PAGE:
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ACIS Administration Amendment Bill 2009

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(Circulated by authority of Senator the Hon Kim Carr, Minister for Innovation, Industry, Science and Research)







The Automotive Transformation Scheme Bill 2009 (the Bill) establishes the legislative framework for the Automotive Transformation Scheme (the Scheme), which is the centrepiece of the Government’s automotive policy, A New Car Plan for a Greener Future (the New Car Plan)

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The object of the Scheme is to encourage competitive investment and innovation in the Australian automotive industry. The Scheme will achieve this in a way that improves environmental outcomes and promotes the development of workforce skills. The Scheme provides assistance to participants for the production of motor vehicles and engines, and for investment in eligible research and development, and plant and equipment.


The Bill, together with the ACIS Administration Amendment Bill 2009, will revitalise the Australian automotive industry by increasing support to reinvigorate the industry and to ensure its long-term economic and environmental sustainability.


These Bills, along with other elements of the New Car Plan, demonstrate the Government’s commitment to securing the future of this strategically vital sector of the Australian economy. That is why in 2008, the Government commissioned the Hon Steve Bracks to conduct the Review of the Australian Automotive Industry. The Government, in its response to the Review the New Car Plan—committed to the establishment of a new, better targeted legislative scheme, the Automotive Transformation Scheme, to replace assistance under the Automotive Competitiveness and Investment Scheme (ACIS) from 2011. The passage of these Bills will implement this commitment.


The Scheme improves on the existing ACIS by placing a renewed emphasis on innovation by increasing the support for eligible investment in research and development. That is why the new Scheme increases the rate of claims for investment in eligible research and development from 45 per cent to 50 per cent. The Scheme will also provide assistance in the form of grants instead of duty credits as in ACIS. This is consistent with the recommendation of the Brack’s Review of the Australian Automotive Industry. These changes are supported by the automotive industry, which has been extensively consulted as part of the Review’s process and through the development of this legislation.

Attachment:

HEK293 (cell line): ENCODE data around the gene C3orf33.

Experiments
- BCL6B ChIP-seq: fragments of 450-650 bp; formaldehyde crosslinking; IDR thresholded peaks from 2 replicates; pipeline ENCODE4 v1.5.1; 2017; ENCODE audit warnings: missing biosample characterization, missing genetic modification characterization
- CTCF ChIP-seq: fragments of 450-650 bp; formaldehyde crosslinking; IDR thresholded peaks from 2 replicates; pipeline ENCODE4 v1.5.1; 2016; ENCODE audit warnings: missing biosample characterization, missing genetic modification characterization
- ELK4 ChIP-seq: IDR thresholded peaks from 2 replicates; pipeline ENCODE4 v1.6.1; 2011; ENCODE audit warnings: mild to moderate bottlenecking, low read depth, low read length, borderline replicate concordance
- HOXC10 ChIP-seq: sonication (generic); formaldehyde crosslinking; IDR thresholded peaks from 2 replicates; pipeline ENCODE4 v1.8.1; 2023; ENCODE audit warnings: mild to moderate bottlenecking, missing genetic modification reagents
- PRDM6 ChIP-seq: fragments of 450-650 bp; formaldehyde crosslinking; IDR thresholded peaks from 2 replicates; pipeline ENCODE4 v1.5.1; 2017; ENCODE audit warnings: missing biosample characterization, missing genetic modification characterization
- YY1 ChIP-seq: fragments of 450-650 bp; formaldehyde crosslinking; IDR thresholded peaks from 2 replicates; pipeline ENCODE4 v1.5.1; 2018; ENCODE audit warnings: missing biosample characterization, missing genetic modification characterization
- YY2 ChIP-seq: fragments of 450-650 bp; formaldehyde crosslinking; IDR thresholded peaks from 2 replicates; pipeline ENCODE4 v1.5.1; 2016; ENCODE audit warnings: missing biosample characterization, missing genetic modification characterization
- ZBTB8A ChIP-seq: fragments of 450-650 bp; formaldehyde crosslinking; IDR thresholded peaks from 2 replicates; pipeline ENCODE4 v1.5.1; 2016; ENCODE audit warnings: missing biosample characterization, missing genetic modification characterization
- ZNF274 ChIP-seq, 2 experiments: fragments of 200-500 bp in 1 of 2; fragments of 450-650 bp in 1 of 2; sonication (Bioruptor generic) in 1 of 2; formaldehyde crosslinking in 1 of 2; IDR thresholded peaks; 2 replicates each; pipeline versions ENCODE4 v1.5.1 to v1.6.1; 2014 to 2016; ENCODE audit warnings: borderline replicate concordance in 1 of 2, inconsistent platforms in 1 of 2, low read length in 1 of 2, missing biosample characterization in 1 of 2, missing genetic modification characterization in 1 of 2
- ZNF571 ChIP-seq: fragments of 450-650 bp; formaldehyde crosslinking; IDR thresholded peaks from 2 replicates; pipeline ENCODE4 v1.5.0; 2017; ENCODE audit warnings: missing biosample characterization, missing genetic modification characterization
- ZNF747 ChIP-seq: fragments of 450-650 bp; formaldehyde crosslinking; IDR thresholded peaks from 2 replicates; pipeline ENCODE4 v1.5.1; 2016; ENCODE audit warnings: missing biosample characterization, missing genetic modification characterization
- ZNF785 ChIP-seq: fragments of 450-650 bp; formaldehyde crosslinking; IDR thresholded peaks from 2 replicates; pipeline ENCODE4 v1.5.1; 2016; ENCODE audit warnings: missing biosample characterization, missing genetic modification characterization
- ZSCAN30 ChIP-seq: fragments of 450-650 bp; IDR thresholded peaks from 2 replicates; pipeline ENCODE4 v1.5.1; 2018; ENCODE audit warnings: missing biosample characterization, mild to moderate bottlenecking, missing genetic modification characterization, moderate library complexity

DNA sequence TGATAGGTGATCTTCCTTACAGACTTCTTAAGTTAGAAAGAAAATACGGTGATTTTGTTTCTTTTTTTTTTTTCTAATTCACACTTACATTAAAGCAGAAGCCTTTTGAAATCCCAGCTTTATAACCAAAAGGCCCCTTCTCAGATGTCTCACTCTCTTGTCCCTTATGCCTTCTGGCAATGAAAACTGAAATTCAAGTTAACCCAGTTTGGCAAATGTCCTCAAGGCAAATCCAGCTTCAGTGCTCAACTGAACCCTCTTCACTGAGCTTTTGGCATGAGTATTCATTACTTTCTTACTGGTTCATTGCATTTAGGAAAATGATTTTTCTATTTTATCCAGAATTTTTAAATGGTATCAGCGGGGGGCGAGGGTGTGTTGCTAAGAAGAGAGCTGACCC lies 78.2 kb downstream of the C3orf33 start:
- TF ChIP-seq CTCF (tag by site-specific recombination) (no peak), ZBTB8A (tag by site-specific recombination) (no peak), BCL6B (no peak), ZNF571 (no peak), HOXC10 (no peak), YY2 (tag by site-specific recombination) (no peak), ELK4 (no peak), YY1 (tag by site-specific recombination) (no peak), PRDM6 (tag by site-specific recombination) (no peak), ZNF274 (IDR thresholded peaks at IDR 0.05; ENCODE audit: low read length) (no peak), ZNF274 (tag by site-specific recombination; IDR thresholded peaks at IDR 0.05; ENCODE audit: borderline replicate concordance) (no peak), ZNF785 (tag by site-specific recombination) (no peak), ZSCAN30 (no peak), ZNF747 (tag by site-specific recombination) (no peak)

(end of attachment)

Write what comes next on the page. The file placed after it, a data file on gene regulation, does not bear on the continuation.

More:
The Bill provides for assistance under the Scheme to include both capped and uncapped assistance. Capped assistance is limited to $1.5 billion in stage 1 (2011 to 2015) and $1 billion in stage 2 (2016 to 2020). Capped assistance is guaranteed through a standing appropriation. Uncapped assistance will be provided through an annual appropriation.


The Bill establishes a framework for the Scheme with the administrative details to be included in the regulations. This reduces the administrative complexity of the legislation and provides the flexibility required to deal with changing circumstances in the Australian automotive industry.


The Bill sets out what matters the regulations will contain, including the registration of participants, the payment of amounts subject to participants meeting certain conditions, the recovery of amounts by the Commonwealth in prescribed circumstances, the payment of interest by scheme participants on overpaid amounts, the review of decisions, and other matters required or incidental to the Scheme.